Daytime trajectories of cortisol: Demographic and socioeconomic differences-Findings from the national study of daily experiences

  • Karlamangla A
  • Friedman E
  • Seeman T
 et al. 
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Abstract

Cortisol's daytime rhythm is thought to be altered by aging and by exposure to chronic stress. However, measurement of an individual's usual cortisol rhythm is hampered by the effects of acute stressors, by differences between working days and weekends, by between-day variation in waking time and sleep duration, by variability in cortisol sampling times, and by possible variability in the timing of cortisol peak and nadir. Therefore, to determine differences in the usual daytime cortisol rhythm by age, socioeconomic status, and race/ethnicity, we measured salivary cortisol levels at four time-points, repeated over four days that included both weekdays and weekend days, in 1693 men and women from a national sample, and used three alternate growth curve specifications for the underlying cortisol rhythm (linear spline, quadratic spline, piece-wise linear-cubic) in order to minimize the impact of sample timing and other methodological issues. Model-predicted mean values of (and demographic and socioeconomic differences in) cortisol peak, nadir, and area under the curve (AUC) were nearly identical across model specifications. Older age and male gender were independently associated with higher cortisol peak, nadir, and AUC. Low education and minority race/ethnicity status were independently associated with lower cortisol peak and higher nadir, but were not associated with AUC. We also found significant cortisol peak and AUC associations with waking time, sleep duration, and workday vs. weekend day status, suggesting the importance of measuring these confounders and of collecting cortisol measurements over multiple days in research studies. We conclude that daytime cortisol levels are higher in older age and in men compared to women, and that the daytime cortisol rhythm is flatter (more blunted) in less privileged segments of society. Flattening of daytime cortisol rhythms may represent one mechanism by which social stressors lead to poor health outcomes. © 2013 Elsevier Ltd.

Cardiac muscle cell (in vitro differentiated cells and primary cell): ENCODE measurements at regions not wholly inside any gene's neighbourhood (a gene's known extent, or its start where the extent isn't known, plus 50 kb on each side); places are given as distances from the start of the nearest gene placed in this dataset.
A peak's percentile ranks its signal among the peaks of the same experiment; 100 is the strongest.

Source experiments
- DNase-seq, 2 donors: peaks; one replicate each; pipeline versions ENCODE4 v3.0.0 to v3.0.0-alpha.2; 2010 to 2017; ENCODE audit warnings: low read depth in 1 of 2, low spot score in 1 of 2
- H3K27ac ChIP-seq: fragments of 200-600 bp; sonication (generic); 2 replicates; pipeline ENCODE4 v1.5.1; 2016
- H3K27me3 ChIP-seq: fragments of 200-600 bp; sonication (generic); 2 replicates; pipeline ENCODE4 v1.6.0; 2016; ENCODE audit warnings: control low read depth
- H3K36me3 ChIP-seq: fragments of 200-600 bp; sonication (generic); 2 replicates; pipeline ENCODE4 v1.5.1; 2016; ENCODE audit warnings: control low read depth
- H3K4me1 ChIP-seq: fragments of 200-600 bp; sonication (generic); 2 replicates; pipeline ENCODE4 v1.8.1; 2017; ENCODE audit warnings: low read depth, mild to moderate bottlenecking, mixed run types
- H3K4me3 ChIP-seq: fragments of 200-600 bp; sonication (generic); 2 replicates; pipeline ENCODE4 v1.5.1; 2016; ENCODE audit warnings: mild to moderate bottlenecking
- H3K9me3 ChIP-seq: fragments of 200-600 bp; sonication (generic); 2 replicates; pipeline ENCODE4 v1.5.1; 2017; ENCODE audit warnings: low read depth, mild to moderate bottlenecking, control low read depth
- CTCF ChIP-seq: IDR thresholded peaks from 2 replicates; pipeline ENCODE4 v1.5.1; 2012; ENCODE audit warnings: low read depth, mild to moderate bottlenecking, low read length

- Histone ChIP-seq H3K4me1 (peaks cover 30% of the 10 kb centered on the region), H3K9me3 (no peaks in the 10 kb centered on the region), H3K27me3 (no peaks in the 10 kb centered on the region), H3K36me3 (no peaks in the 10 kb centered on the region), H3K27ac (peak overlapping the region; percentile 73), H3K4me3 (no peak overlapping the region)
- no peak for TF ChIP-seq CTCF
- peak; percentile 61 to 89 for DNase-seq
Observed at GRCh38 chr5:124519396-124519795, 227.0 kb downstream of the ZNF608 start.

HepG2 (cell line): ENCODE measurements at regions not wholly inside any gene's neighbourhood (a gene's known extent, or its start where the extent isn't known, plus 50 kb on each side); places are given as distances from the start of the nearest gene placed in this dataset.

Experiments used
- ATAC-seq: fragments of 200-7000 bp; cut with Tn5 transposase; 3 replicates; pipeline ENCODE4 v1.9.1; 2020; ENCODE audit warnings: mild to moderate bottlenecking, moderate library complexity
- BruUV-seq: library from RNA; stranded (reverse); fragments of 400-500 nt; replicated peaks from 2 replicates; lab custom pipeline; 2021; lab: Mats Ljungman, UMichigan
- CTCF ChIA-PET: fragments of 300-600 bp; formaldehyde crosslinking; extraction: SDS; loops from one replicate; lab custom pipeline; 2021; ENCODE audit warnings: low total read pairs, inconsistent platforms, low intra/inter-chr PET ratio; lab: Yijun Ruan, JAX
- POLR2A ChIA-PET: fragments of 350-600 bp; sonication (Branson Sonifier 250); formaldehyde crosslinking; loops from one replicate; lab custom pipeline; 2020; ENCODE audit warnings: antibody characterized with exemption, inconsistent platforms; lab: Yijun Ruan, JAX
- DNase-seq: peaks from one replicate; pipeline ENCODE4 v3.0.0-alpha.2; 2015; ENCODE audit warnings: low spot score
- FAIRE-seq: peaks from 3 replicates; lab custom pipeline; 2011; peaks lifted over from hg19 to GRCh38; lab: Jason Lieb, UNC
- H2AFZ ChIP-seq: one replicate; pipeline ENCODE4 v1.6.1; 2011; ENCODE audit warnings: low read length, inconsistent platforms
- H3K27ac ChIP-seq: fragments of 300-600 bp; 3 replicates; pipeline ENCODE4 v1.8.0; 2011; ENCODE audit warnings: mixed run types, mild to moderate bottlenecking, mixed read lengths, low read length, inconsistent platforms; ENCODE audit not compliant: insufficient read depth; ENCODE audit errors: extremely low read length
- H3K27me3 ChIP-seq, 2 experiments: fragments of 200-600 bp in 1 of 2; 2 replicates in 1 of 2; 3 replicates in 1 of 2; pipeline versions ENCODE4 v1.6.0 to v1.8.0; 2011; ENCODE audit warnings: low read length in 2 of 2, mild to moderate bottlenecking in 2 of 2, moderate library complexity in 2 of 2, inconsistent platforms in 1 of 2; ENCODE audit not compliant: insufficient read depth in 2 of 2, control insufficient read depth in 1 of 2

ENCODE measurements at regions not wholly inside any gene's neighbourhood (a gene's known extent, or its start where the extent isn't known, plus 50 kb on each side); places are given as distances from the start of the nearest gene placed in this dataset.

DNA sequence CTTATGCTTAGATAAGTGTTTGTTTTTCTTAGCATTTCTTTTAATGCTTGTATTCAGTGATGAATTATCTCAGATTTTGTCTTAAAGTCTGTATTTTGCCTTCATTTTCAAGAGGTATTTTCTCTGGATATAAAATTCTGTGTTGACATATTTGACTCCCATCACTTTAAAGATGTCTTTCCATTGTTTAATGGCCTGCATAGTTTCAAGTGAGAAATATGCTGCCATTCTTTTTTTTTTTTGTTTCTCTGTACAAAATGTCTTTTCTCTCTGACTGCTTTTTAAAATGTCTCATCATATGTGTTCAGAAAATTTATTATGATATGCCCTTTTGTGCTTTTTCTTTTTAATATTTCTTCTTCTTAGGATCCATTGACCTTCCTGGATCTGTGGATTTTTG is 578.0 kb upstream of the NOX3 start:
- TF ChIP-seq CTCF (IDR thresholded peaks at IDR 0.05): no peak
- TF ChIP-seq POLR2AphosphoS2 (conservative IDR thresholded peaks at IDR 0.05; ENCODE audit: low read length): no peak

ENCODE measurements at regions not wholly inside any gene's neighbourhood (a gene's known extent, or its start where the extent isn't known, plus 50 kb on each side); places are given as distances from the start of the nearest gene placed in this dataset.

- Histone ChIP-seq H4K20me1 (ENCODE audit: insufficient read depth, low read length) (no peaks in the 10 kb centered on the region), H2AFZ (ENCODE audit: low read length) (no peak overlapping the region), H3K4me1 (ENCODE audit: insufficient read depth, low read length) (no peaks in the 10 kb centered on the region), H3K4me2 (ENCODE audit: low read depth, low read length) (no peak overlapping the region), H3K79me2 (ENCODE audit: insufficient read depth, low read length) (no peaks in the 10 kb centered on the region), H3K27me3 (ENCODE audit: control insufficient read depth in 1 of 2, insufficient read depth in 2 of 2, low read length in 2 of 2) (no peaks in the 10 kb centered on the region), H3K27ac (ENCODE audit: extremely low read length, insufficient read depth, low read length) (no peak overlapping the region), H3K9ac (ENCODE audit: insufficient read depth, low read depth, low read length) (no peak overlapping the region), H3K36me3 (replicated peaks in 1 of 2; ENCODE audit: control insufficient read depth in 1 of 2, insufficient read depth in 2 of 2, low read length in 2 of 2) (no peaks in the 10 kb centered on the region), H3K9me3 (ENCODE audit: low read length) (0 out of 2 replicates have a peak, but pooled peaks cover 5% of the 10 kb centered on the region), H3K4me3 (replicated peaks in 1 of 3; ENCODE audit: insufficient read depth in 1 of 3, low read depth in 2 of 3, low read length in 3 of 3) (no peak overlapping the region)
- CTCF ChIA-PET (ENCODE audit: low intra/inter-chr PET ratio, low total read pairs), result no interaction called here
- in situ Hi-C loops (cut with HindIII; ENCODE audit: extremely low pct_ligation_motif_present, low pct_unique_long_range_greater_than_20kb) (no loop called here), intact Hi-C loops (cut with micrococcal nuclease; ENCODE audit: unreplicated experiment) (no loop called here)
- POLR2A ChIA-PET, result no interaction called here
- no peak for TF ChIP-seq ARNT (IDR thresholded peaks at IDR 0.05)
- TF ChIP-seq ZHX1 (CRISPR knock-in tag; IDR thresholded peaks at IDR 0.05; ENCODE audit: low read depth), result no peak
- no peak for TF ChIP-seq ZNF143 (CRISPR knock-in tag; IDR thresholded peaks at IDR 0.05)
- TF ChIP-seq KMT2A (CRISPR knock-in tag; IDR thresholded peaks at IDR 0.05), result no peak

Author-supplied keywords

  • Age
  • Cortisol area under the curve
  • Cortisol diurnal rhythm
  • Cortisol nadir
  • Cortisol peak
  • Gender
  • Race
  • Socioeconomic status
  • Spline regression

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Authors

  • Arun S. Karlamangla

  • Esther M. Friedman

  • Teresa E. Seeman

  • Robert S. Stawksi

  • David M. Almeida

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